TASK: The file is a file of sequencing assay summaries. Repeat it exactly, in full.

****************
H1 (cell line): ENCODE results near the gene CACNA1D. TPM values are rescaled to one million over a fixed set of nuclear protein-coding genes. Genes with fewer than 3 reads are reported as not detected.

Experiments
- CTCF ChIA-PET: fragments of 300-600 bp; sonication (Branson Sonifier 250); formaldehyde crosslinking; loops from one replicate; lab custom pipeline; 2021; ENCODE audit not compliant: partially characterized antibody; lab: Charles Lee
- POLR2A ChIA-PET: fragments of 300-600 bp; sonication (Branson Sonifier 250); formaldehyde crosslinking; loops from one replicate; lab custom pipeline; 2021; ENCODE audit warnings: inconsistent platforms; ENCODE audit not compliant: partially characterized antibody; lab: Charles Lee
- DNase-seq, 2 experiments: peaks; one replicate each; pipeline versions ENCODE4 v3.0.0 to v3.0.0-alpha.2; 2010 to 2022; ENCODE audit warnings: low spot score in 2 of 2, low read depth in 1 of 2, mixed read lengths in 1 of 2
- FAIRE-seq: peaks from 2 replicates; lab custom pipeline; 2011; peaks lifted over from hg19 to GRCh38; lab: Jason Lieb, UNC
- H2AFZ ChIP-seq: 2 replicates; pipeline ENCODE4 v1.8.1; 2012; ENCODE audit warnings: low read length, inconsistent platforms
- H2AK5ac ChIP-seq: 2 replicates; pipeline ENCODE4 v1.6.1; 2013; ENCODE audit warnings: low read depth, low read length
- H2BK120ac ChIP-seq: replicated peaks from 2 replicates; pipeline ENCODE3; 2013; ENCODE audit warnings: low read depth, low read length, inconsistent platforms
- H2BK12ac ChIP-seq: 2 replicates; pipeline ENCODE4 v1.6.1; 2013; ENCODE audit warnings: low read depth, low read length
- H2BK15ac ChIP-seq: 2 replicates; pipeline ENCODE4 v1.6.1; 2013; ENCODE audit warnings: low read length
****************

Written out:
H1 (cell line): ENCODE results near the gene CACNA1D. TPM values are rescaled to one million over a fixed set of nuclear protein-coding genes. Genes with fewer than 3 reads are reported as not detected.

Experiments
- CTCF ChIA-PET: fragments of 300-600 bp; sonication (Branson Sonifier 250); formaldehyde crosslinking; loops from one replicate; lab custom pipeline; 2021; ENCODE audit not compliant: partially characterized antibody; lab: Charles Lee
- POLR2A ChIA-PET: fragments of 300-600 bp; sonication (Branson Sonifier 250); formaldehyde crosslinking; loops from one replicate; lab custom pipeline; 2021; ENCODE audit warnings: inconsistent platforms; ENCODE audit not compliant: partially characterized antibody; lab: Charles Lee
- DNase-seq, 2 experiments: peaks; one replicate each; pipeline versions ENCODE4 v3.0.0 to v3.0.0-alpha.2; 2010 to 2022; ENCODE audit warnings: low spot score in 2 of 2, low read depth in 1 of 2, mixed read lengths in 1 of 2
- FAIRE-seq: peaks from 2 replicates; lab custom pipeline; 2011; peaks lifted over from hg19 to GRCh38; lab: Jason Lieb, UNC
- H2AFZ ChIP-seq: 2 replicates; pipeline ENCODE4 v1.8.1; 2012; ENCODE audit warnings: low read length, inconsistent platforms
- H2AK5ac ChIP-seq: 2 replicates; pipeline ENCODE4 v1.6.1; 2013; ENCODE audit warnings: low read depth, low read length
- H2BK120ac ChIP-seq: replicated peaks from 2 replicates; pipeline ENCODE3; 2013; ENCODE audit warnings: low read depth, low read length, inconsistent platforms
- H2BK12ac ChIP-seq: 2 replicates; pipeline ENCODE4 v1.6.1; 2013; ENCODE audit warnings: low read depth, low read length
- H2BK15ac ChIP-seq: 2 replicates; pipeline ENCODE4 v1.6.1; 2013; ENCODE audit warnings: low read length